The latest microcode cpu_manufacturer-ucode.img must be available at boot time in your EFI system partition (ESP). The ESP must be mounted as /boot in order to have the microcode updated every time amd-ucode or intel-ucode is updated. Otherwise, copy /boot/cpu_manufacturer-ucode.img to your ESP at every update of the microcode package.


Append two initrd= options:

initrd=\cpu_manufacturer-ucode.img initrd=\initramfs-linux.img
Tip: Users who previously did not specify an initrd kernel parameter need to follow the steps described in rEFInd#Configuration to enable the passing of multiple initrd parameters.

Edit boot options in /boot/refind_linux.conf and add an initrd= option for the microcode image as the first initrd argument passed. Use either initrd=boot\cpu_manufacturer-ucode.img or initrd=cpu_manufacturer-ucode.img depending if the files in /boot are in the root of a separate partition.

The microcode is required to be the first initramfs declared for the boot options list. For example:

"Boot using default options"  "root=PARTUUID=XXXXXXXX-XXXX-XXXX-XXXX-XXXXXXXXXXXX rw add_efi_memmap initrd=boot\cpu_manufacturer-ucode.img initrd=boot\initramfs-%v.img"
Manual boot stanzas

Users employing manual stanzas in esp/EFI/refind/refind.conf to define kernels should add the initrd= parameter with the proper path within the boot partition. This parameter is required as part of the options line, and not in the main part of the stanza. E.g.:

options  "root=PARTUUID=XXXXXXXX-XXXX-XXXX-XXXX-XXXXXXXXXXXX rw add_efi_memmap initrd=boot\cpu_manufacturer-ucode.img"
Note: There must be no spaces between the cpu_manufacturer-ucode.img and initramfs-linux.img initrd files. The INITRD line must be exactly as illustrated below.

Multiple initrd's can be separated by commas in /boot/syslinux/syslinux.cfg:

LABEL arch
    MENU LABEL Arch Linux
    LINUX ../vmlinuz-linux
    INITRD ../cpu_manufacturer-ucode.img,../initramfs-linux.img

LILO and potentially other old boot loaders do not support multiple initrd images. Follow the #Microcode initramfs packed together with the main initramfs in one file method instead.


For Limine you will just need to add the path to the microcode through the MODULE_PATH option in your limine.cfg file. Here is an example:


    COMMENT=Arch Linux

    CMDLINE=root=UUID=c0748521-eca9-4f38-989c-43811b6e39a1 rw loglevel=3

Late loading

Warning: Late microcode loading is considered dangerous, using it on Linux 5.19 and later will taint the kernel.[1]

Late loading of microcode updates happens after the system has booted. It uses files in /usr/lib/firmware/amd-ucode/ and /usr/lib/firmware/intel-ucode/. The microcode update files are provided by amd-ucode and intel-ucode, respectively.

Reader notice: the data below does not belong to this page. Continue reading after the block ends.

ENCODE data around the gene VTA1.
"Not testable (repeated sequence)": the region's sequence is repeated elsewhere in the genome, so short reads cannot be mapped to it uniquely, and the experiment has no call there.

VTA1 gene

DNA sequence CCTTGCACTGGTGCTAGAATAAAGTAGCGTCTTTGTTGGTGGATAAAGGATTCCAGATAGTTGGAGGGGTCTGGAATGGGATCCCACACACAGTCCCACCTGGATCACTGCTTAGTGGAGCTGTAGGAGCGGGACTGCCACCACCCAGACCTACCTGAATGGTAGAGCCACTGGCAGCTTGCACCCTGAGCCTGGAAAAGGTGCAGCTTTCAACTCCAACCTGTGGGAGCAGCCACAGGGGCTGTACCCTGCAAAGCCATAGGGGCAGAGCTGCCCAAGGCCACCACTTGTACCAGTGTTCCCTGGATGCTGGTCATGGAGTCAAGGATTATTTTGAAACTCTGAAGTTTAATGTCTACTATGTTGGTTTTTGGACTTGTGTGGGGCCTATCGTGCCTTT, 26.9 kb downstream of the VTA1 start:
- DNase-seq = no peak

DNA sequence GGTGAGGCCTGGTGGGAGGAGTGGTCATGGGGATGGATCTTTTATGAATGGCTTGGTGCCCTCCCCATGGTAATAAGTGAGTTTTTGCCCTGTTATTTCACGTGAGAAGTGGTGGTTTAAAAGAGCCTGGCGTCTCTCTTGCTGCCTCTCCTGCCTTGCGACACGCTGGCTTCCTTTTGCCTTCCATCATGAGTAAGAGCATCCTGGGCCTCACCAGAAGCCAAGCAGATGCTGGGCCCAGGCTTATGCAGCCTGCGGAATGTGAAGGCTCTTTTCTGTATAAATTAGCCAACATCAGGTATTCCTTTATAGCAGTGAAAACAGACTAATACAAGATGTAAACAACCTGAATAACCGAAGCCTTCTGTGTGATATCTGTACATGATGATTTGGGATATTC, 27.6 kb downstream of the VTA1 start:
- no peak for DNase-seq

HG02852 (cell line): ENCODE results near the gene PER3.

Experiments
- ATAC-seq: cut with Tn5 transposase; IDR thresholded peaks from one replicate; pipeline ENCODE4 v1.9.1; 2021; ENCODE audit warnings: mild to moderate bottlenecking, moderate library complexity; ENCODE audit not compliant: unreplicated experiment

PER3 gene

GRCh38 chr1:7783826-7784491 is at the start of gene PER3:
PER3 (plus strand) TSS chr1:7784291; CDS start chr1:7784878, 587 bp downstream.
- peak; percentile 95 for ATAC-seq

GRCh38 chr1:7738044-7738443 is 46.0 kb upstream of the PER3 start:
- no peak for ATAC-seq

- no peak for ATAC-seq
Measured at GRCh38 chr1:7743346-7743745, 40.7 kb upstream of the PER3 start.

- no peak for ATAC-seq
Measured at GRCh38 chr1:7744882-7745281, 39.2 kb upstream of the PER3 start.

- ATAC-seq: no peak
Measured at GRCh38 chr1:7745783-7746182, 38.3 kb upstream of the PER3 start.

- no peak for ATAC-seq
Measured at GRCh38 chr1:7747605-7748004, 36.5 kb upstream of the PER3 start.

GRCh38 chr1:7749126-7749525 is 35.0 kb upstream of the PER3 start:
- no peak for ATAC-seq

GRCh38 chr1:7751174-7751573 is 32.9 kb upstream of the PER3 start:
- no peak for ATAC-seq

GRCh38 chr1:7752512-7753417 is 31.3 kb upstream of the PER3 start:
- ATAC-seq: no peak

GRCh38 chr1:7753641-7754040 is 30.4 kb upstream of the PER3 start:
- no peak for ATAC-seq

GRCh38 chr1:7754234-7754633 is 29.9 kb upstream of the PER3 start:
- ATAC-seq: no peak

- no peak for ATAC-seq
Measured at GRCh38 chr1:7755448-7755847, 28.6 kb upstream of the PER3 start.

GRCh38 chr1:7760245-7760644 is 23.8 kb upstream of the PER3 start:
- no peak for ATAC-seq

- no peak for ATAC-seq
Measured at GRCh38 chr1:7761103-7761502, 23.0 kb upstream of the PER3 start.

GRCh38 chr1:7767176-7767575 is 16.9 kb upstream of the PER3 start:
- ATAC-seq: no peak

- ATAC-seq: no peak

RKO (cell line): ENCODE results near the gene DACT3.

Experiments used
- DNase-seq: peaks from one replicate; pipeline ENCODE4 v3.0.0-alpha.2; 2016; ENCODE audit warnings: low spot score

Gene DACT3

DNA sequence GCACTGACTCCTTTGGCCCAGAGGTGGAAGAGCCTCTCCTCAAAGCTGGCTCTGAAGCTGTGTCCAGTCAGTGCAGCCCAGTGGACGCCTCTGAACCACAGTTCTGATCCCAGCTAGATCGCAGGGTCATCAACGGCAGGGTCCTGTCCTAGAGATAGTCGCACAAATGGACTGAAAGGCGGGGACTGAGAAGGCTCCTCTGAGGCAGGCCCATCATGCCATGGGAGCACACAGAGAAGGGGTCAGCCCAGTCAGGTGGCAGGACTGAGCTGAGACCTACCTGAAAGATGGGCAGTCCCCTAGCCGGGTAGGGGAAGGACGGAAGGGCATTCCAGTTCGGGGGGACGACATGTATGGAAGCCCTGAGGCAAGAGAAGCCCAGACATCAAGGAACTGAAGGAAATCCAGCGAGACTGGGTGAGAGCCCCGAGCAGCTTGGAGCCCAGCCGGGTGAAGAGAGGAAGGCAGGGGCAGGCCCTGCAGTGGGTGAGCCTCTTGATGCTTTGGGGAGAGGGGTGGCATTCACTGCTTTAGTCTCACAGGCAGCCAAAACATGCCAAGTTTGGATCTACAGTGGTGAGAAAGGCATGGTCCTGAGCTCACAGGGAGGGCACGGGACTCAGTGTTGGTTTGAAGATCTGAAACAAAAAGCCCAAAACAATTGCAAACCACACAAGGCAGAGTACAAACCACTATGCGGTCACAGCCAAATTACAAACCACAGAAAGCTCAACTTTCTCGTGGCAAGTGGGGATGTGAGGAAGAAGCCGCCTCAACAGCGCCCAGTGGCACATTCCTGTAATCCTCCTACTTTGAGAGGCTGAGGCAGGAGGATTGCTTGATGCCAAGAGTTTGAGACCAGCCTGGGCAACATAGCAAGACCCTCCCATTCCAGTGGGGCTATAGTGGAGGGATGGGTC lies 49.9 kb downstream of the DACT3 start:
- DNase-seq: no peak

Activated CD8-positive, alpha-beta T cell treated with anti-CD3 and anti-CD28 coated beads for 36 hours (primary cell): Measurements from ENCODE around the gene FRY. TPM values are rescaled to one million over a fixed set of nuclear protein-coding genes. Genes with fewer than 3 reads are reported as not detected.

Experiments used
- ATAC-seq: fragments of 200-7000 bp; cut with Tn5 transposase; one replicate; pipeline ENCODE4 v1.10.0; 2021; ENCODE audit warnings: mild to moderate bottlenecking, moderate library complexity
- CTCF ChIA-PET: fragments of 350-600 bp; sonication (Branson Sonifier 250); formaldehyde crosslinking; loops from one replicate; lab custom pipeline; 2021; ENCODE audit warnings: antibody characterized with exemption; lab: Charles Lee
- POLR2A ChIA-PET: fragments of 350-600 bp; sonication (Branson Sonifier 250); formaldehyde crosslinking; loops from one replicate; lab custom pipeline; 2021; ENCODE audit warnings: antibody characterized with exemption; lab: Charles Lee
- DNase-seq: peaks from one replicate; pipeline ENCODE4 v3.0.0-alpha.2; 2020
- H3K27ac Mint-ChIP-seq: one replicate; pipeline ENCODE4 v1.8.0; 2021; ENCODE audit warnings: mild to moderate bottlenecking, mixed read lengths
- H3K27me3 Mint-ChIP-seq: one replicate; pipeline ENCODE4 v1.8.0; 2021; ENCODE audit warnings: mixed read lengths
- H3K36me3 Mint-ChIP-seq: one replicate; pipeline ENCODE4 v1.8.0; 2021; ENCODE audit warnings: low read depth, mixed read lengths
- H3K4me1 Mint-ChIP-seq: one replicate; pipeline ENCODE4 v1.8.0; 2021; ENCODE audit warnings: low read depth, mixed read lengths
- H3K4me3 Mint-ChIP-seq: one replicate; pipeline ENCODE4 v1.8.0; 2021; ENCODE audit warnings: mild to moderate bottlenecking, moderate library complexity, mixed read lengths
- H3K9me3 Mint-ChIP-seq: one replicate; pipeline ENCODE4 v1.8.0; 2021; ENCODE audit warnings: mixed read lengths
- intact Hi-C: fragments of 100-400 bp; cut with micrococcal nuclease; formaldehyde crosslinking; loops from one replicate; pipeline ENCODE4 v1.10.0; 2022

Late loading requires the kernel to be built with CONFIG_MICROCODE_LATE_LOADING=y, which is not the case for Arch officially supported kernels at the moment. [2]

Late loading microcode updates

To manually reload the microcode, e.g. after updating the microcode files in /usr/lib/firmware/amd-ucode/ or /usr/lib/firmware/intel-ucode/, run:

# echo 1 > /sys/devices/system/cpu/microcode/reload

This allows to apply newer microcode updates without rebooting the system.

Verifying that microcode got updated on boot

Check the kernel messages with journalctl to see if the microcode has been updated:

# journalctl -k --grep='microcode:'

One should see something similar to the following on every boot, indicating that microcode is updated very early on:

kernel: microcode: Current revision: 0x00000012
kernel: microcode: Updated early from: 0x0000000e

It is entirely possible, particularly with newer hardware, that there is no microcode update for the CPU.

On AMD systems using late loading the output will show the version of the old microcode before reloading the microcode and the new one once it is reloaded.

Which CPUs accept microcode updates

Users may consult either Intel own website or Gentoo's wiki on AMD at the following links to see if a particular model is supported:

Detecting available microcode update

For Intel, it is possible to find out if the /usr/lib/firmware/intel-ucode/ contains microcode for the running CPU with iucode_tool(8).

  1. Install intel-ucode and iucode-tool
  2. Load the cpuid kernel module:
    # modprobe cpuid
  3. Search it for your cpuid:
    $ iucode_tool -lS /usr/lib/firmware/intel-ucode/
  4. If an update is available, it should show up below selected microcodes
  5. The microcode might already be in your vendor bios and not show up loading in dmesg. Compare to the current microcode running grep microcode /proc/cpuinfo

For AMD, it can be done manually.

  1. Find out family, model and stepping of the CPU. For example, by running the following command:
    # journalctl -k --grep='CPU0:'
    Look at the output part like (family: 0x15, model: 0x10, stepping: 0x1).
  2. Match the values accordingly with the list from amd-ucode README.
  3. If matched, compare the current revision of running microcode with the listed Patch value.
Note: You can also use lscpu(1) or /proc/cpuinfo output to get family, model and stepping. But you will need to convert the values into hexadecimal.

Disable microcode loader

In case an updated CPU microcode causes issues, you may want to temporary disable the microcode loader to allow successfully booting and downgrading the package. To disable the kernel's microcode loader, specify the dis_ucode_ldr kernel parameter.

See also